As illustrated in the image above, the color filters are capped by tiny lenses—microlenses—that increase efficiency by directing the incoming light into the photosensitive areas of each pixel. This means sensors can capture more light, but is also the reason that lenses intended for film cameras do not perform equally on a digital body: digital sensors perform best when incident light is traveling perpendicular to the plane of the sensor, which was not a concern for engineers designing optics for film cameras.

The image on the left shows a droplet of water on a red surface. The upper left corner shows the raw sensor data (multiplied linearly to a convenient brightness) and the bottom right shows the Bayer filter array pattern overlaid (for illustration purposes) on the luminance values of the sensor—red shows up brightest except on the water droplet where the colors are more balanced.

To create a smooth, colored image, the colors of each pixel must be interpolated. Interpolation is the process of extrapolating the likeliest value for a variable at an arbitrary point based on known, nearby values of that variable—if every pixel nearby is green, its most likely that an unknown pixel in the middle is green as well. Every pixel on a camera sensor is a known value: pixel one tells us how much red hit the area and pixel two tells us how much green hit the area, so we can assume that a combination of red and green light hit those two pixels in the proportion represented by their luminance values.

Interpolating accurate, sharp color is a field of extensive research, but the basic concept is fairly simple. The most basic way is to simply create a hypothetical pixel at the junction of every four pixels, and assume that each of those four pixels accurately represents the R, G, and B components of the light that hit the hypothetical pixel. Said another way, in Python:

from __future__ import division
from PIL import Image
import subprocess
import sys 

##  Use dcraw on the command line to unpack the RAW file 
##  into a format that Python Imaging Library can use
##  The "-b 30" is a brightness fudge factor, which would
##  need to be adjusted per image. 
subprocess.call(["dcraw","-D","-4","-b","30",str(sys.argv[1])])

##  Create a new file 
filename = (str(sys.argv[1])).split(".")[0]
inputimage = Image.open("%s.pgm" %(filename))

##  Grab the image size; create empty pixel list
width, height = inputimage.size 
outputpixels = []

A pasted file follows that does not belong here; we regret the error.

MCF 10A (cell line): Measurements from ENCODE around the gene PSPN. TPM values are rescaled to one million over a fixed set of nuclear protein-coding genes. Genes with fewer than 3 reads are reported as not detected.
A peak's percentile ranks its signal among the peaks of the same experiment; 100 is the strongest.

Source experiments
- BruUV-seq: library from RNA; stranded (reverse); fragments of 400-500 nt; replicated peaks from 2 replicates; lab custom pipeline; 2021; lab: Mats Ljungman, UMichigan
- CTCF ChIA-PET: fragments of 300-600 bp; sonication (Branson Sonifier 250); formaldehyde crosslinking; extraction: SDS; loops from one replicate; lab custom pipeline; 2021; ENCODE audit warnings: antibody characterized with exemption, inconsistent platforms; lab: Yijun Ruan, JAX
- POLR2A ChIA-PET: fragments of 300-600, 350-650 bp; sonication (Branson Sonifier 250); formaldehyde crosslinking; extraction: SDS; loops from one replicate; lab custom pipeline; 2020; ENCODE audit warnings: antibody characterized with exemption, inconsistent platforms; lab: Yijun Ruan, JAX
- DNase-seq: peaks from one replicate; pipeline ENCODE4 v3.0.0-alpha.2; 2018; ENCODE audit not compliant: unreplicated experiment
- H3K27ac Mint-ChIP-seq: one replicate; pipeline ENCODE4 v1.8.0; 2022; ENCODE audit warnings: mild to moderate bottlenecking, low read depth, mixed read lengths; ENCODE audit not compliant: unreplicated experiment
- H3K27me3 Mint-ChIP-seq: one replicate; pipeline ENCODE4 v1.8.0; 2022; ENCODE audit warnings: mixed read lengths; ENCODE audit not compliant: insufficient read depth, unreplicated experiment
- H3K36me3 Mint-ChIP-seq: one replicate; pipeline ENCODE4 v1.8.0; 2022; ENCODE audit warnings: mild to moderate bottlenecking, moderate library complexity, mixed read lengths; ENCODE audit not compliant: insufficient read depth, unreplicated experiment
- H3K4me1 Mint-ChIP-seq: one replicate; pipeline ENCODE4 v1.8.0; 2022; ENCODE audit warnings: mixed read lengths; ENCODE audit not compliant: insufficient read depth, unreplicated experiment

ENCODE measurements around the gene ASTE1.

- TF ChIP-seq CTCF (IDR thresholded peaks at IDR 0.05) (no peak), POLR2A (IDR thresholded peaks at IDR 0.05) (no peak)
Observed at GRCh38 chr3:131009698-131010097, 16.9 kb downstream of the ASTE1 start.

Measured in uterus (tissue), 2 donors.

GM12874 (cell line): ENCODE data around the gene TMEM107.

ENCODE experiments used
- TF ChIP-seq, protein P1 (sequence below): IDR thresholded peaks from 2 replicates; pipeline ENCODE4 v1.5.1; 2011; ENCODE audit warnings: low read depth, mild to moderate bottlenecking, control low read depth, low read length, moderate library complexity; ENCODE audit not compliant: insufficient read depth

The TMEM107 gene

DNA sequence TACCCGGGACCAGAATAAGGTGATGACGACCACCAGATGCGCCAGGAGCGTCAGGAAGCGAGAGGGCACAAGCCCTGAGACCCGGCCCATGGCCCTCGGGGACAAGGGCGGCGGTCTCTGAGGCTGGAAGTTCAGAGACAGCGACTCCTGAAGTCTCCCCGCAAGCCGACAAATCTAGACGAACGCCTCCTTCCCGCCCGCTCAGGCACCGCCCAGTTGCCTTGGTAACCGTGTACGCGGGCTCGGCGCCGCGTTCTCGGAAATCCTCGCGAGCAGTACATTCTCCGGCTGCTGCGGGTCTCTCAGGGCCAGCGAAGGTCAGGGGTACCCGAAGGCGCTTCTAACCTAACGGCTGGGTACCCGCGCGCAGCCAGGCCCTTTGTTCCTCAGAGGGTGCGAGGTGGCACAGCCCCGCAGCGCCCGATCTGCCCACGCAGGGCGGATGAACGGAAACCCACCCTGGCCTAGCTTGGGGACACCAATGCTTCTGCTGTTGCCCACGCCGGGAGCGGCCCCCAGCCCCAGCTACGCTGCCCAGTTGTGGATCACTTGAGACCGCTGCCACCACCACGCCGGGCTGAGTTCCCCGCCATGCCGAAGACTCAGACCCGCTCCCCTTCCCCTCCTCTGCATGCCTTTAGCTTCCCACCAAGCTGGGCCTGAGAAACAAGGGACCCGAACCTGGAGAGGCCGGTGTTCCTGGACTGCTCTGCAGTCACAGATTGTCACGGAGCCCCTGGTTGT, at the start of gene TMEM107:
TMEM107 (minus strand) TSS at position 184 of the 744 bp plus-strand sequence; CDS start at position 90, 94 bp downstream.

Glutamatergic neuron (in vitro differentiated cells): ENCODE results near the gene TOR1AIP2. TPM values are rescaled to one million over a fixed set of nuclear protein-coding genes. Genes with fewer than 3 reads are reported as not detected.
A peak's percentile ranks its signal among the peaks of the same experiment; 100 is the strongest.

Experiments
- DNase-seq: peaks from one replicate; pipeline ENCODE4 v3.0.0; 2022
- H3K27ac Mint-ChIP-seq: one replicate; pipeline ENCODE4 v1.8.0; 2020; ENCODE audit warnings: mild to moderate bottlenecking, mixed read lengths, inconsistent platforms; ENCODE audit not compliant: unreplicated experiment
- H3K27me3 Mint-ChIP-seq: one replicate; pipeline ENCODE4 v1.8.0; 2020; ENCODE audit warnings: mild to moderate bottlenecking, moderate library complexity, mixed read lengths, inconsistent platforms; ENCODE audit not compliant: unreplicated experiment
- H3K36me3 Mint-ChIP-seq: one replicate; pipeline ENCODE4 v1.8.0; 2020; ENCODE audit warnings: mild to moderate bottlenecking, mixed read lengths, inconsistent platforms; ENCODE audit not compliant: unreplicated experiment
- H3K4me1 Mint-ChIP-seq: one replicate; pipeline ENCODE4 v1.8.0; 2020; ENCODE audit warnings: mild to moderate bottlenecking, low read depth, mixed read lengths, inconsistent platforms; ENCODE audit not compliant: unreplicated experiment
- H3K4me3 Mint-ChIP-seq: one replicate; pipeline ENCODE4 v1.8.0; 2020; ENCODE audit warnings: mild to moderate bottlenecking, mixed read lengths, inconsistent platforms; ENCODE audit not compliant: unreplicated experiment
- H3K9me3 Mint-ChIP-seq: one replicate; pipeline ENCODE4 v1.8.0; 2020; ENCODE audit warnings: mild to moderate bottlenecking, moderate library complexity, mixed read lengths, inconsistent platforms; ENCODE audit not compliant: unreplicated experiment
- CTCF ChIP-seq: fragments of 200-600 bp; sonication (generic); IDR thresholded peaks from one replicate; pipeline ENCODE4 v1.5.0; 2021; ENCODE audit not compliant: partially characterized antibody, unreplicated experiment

##  For every row, iterate across the pixels:
for y in range(0, height-1):
    for x in range(0, width-1):

        ##  Get the four adjacent pixels:
        ##    A1 A2
        ##    A3 A4

        A1 = inputimage.getpixel((x,y))
        A2 = inputimage.getpixel((x,y+1)) 
        A3 = inputimage.getpixel((x+1,y)) 
        A4 = inputimage.getpixel((x+1,y+1))

        ##  And assign the R,G,B values of a new pixel
        ##  to the brightness of the corresponding 
        ##  bayer filtered pixel
        if x%2 == 0 and y%2 == 0: R,G,B = A1,(A2+A3)/2,A4
        elif x%2 == 0 and y%2 == 1: R,G,B = A2,(A1+A4)/2,A3
        elif x%2 == 1 and y%2 == 0: R,G,B = A3,(A1+A4)/2,A2
        else: R, G, B = A4, (A2+A3)/2, A1

        ##  Crudely convert from 16bpp to 8bpc 
        R, G, B = R/65535*255, G/65535*255, B/65535*255

        ##  Factors to balance 5000k light
        R, G, B = (R*1.8, G*.97, B*1.14)    

        ##  Round to intergers and stick it in the list
        outputpixels.append((int(R), int(G), int(B)))

##  Make a new image, dump the pixels in, and save.
outputimage = Image.new('RGB', (width-1, height-1))
outputimage.putdata(outputpixels)
outputimage.save('debayered.tiff') 

Unpacked greyscale data from NEF file
Color interpolation in Python
 
 

Digital Film


It is not possible to hold or look at a raw digital file the same way you can look at a negative. The examples in this article come close, but still have already been 'processed' slightly by arranging the pixels into an image and brightening them for display on screen—and the screen cannot come anywhere close to displaying all the data at one brightness level. Likewise, you cannot watch the image magically appear in a chemical bath or dodge and burn by hand, but that does not mean a digital file is not undergoing processes just as complex and nuanced as those used to develop film.

These tactile experiences have been lost, but the art remains: just opening the same image in Adobe Camera RAW, Capture One, Aperture, RawTherapee (which allows users to select different interpolation algorithms!) and other RAW processing software will give different results—even before you start "editing" the picture. Photography is and will never be a simple, perfect science, and understanding the technical and mechanical nuances is and will always be imperative to writing beautifully with light.
Developing a RAW file: what the sensor recorded, what the filters looked like, and what Adobe interpolated.

The image above sums up the process: left is the data the camera sensor recorded, center is the Bayer filter array colors overlaid to show what the computer can assume, and right is the reconstructed, color image processed in Adobe Camera Raw on default settings.

1 comment: